Debt.

Debt is the deal with the Permian.

If you find yourself in the bottom of a hole, might be a good idea to stop digging the hole deeper.

2200 billionaires are worth over 9 trillion. With oil being our fuel for transportation who cares if money is made or lost short term. I do like the idea of net imports dropping to 2.7 mbpd in the US.

Canada net exports 3 mbpd to the US making N America net energy independent. I like that also.

Share this post


Link to post
Share on other sites

I plan to use the service to further understand the prices I receive on royalty in Ward County, Texas

 

 

  • Like 1

Share this post


Link to post
Share on other sites

(edited)

Permian Basin tight oil scenarios for two oil price scenarios, an EIA AEO 2018 Brent reference price scenario and a "high oil price scenario" for Brent real oil prices in 2017$.  At present the Brent oil price is closer to the high oil price scenario ($71/b in 2017$ for June 2018 compared to $75/b for Brent as I write this) vs AEO 2018 reference Brent oil price at $65/b in 2017$ for June 2018.  Noticed my legend was mistyped, the prices for both oil price scenarios should be in units of 2017$/b and the price referenced is the Brent oil price which has become the de facto World oil price.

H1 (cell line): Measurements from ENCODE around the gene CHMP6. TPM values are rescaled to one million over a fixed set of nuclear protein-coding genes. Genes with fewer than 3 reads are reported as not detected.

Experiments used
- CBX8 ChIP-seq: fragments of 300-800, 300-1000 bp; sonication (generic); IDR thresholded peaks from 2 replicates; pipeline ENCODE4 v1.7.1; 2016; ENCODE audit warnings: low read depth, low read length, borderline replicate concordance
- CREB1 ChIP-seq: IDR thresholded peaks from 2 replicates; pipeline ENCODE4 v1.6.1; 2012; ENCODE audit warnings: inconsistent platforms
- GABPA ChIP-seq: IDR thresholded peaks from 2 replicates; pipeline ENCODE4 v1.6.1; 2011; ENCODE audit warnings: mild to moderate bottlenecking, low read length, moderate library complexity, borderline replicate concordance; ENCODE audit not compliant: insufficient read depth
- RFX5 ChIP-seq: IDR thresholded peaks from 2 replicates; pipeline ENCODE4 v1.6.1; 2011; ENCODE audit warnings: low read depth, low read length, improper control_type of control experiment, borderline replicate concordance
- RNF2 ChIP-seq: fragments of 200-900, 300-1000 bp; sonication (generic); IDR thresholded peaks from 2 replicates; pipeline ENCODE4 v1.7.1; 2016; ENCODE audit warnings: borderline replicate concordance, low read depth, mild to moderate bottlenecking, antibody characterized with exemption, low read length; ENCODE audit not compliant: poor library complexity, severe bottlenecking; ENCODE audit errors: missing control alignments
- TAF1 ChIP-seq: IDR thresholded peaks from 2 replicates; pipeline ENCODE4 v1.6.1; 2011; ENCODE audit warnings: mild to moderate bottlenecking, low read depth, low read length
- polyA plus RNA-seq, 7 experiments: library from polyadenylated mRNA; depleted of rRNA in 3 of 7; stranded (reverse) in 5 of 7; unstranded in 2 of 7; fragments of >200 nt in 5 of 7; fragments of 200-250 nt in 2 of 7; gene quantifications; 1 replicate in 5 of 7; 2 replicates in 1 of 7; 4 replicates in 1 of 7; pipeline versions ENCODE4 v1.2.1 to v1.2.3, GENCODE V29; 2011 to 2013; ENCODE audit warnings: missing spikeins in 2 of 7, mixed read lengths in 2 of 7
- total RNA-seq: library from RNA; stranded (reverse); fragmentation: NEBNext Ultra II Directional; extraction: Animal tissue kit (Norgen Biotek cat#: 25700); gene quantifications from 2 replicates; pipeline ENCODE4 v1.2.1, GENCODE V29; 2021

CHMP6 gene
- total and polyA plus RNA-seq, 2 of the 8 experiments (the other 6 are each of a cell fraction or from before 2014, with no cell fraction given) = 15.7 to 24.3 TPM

permian scen 1806.png

Edited by Dennis Coyne
  • Like 1

Share this post


Link to post
Share on other sites

On 6/14/2018 at 7:40 AM, Tom Kirkman said:

Debt.

Debt is the deal with the Permian.

If you find yourself in the bottom of a hole, might be a good idea to stop digging the hole deeper.

750 miles away from the port

  • Like 2

Share this post


Link to post
Share on other sites

Perception is the reality, especially when it comes to behavioral economics. Right now perception is Permian is driving shale oil revolution and future is bright. https://www.houstonchronicle.com/business/energy/article/Permian-will-outpace-all-OPEC-nations-except-12995744.php#photo-15725151

Although this sentiment is beginning to change under weight of reality. Change the view to "quarter of first flow" and you'll see what the main problem with sustaining production is https://shaleprofile.com/index.php/2018/06/04/permian-update-through-february-2018/. It's a pure geometry - hard to build a rectangle (sustained production) out of triangles (declining vintages; rate ~50%/year) if all you could do is to stack it on its heads...

US cannot win the battle between Sheiks and "Frackers". Sheik and mat...

This is not to say shale oil production cannot affect oil price - it sure does, in a big way. But the more it climbs, the harder it will be for all of us to absorb decline. So hone your sand control and acidizing skills - crude demand still increasing by >1,000,000 bopd/year and we'll have to deliver. Trade wars, 3D printing and vertical gardening may reduce demand for transportation (largest consumer of crude w/o viable replacement) but this happens slow; something strong and powerful would be required to change ever-increasing consumption.  

  • Upvote 2

Share this post


Link to post
Share on other sites